shining the spotlight on short story collections
Still: Short Stories Inspired by Photographs of Vacated Spaces
Edited by Roelof Bakker
Negative Press London, 2012
‘Jesus loves me,’ said the man. He had passed the sign many times on his way to work, and perhaps that was why, as he was driving at seventy-five miles per hour down Kilburn High Road with a blood-soaked T-shirt clinging to his oversized belly, he instinctively hit the brakes and lurched into the potholed church carpark. (From Sanctuary by Andrew Blackman)
Even though I have seldom seen it done well, I’ve always admired fiction writers who have the courage to integrate some form of imagery into a book. It’s a brave thing to do because it’s broadly regarded with suspicion. Like many readers, I tend to believe that a book’s prose ought to be powerful enough to paint pictures for itself.
However, no such criticism can be levelled at Still. Here the idea has been turned on its head, with the pictures coming first and the words serving to illustrate them. In his introduction, Roelof Bakker explains how the project began as ‘a photographic and video exploration of vacated interior spaces at Hornsey Town Hall…’ and fledged into ‘a creative collaboration in the shape of a literary art book’. Inviting writers to compose stories as a specific response is risky business for an editor, but Bakker has been spectacularly lucky with his twenty-six contributors. The standard of writing is consistently high and the breadth of approaches is vast. It helps that every one of Bakker’s photographs is captivating and beautiful, even though few of them depict beautiful things. There’s a piano’s grubby keyboard, a door with a patch of its paint scratched clean by the handle, an old-fashioned telephone left off the hook. There are empty book shelves, pleated stage drapes, labelled light-switches and iron banisters. Not one photograph shows a person, yet the text brims with people. Each story is an acknowledgement that even the slightest detail is the trace of a life. As a whole, the collection explores how every keyhole and windowsill and lampshade give rise to a plethora of associations and memories.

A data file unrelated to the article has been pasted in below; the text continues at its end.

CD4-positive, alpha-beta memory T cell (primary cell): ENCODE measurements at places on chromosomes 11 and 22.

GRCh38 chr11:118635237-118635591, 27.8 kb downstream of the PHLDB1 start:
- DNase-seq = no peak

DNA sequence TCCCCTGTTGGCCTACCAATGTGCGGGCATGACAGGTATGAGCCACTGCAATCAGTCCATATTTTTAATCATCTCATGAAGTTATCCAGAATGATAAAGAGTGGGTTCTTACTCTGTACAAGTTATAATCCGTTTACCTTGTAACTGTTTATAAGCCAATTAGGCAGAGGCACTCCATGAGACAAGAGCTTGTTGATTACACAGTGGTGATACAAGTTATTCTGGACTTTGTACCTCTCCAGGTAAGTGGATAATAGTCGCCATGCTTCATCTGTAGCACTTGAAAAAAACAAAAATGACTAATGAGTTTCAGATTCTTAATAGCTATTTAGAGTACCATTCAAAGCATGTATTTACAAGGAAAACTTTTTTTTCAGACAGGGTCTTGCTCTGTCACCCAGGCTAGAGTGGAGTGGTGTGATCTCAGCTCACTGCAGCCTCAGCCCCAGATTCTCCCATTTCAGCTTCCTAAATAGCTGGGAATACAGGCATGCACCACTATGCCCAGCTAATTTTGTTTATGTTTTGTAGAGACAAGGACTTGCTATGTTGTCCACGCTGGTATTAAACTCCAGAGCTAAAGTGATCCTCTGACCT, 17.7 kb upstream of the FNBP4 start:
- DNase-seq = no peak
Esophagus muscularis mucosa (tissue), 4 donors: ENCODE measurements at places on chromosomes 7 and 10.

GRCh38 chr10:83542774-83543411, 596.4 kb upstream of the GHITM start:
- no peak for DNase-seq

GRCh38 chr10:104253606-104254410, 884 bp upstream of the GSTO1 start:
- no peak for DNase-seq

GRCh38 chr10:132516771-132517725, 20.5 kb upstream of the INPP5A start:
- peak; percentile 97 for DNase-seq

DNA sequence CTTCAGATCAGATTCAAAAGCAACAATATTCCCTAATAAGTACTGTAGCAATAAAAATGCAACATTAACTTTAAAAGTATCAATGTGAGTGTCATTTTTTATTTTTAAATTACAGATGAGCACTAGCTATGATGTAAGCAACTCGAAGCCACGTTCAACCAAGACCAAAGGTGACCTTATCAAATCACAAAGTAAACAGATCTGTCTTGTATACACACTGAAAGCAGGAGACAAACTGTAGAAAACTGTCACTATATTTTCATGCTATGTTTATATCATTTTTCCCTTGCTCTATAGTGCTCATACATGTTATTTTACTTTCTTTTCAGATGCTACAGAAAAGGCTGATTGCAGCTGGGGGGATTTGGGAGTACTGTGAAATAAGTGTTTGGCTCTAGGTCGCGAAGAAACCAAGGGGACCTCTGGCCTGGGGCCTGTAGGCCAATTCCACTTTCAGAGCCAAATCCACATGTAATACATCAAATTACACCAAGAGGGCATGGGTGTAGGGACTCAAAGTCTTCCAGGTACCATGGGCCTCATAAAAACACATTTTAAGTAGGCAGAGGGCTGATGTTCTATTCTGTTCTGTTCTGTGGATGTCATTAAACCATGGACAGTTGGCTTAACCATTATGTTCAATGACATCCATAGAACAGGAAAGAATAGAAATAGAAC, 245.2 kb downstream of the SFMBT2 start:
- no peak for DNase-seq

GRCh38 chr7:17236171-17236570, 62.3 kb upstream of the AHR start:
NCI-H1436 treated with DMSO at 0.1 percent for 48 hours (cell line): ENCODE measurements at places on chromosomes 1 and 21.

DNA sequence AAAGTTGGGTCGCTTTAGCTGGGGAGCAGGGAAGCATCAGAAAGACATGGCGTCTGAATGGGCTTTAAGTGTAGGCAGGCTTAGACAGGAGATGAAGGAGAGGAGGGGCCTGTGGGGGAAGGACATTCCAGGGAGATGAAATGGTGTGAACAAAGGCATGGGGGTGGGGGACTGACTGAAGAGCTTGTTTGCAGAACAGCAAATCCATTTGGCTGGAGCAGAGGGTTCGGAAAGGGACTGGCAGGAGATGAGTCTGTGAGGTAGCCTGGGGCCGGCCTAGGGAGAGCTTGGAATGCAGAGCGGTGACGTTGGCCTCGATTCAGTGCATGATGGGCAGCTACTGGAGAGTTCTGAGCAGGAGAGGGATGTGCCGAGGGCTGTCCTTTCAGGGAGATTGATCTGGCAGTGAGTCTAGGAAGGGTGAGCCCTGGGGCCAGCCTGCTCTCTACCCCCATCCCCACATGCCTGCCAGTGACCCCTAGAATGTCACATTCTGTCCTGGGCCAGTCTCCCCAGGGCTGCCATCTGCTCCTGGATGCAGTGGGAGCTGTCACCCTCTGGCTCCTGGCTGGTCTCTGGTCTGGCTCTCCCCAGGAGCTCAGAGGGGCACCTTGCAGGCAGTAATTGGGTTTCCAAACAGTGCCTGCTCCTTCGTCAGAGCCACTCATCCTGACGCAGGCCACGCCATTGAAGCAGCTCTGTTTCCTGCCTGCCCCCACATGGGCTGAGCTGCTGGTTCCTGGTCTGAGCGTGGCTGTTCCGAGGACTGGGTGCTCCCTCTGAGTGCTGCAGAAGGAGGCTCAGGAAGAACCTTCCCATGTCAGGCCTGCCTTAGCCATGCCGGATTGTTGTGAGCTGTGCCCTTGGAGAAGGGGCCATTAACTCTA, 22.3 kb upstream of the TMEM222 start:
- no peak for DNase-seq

Unsurprisingly, there are generous helpings of nostalgia. In the very first story, Mark Piggott’s Midnight Hollow, the town hall’s former caretaker sneaks into the building by night. Impelled by melancholy, he takes his old buffer out for a final ride, polishing his ghosts away as he goes. In S.J Butler’s A Job Worth Doing, the mayor’s cleaning lady shines his majestic table on the morning after the town hall’s doors are closed forever. With the exception of these two, the majority of Still’s stories steer geographically and imaginatively clear of the obvious context. Opportunity by Barbara Mhangami-Ruwende is set during a power-cut in Zimbabwe, and Nina Killham’s My Wife the Hyena is precisely as surreal as the title suggests. Nicholas Royle’s The Blind Man and James Higgerson’s Noise both concern buses, while James Miller’s From the Archive is set in the distant future and narrated by an archaeologist from the ‘Ancient Cultures Research Centre’ who analyses Bakker’s photograph of the council chamber, conjecturing as to what it signifies about the power structures and belief systems of the era in which we now live, so called the ‘First Digital Age’. It’s a clever idea and a meticulously thought-through piece examining how humdrum objects and spaces might logically be interpreted if assessed from a far flung perspective. Of the clock mounted to the wall in the centre of the photograph, the archaeologist says: ‘Most experts agree that this device was a sort of primitive chronometer – a popular means of ordering the day-to-day during this period.’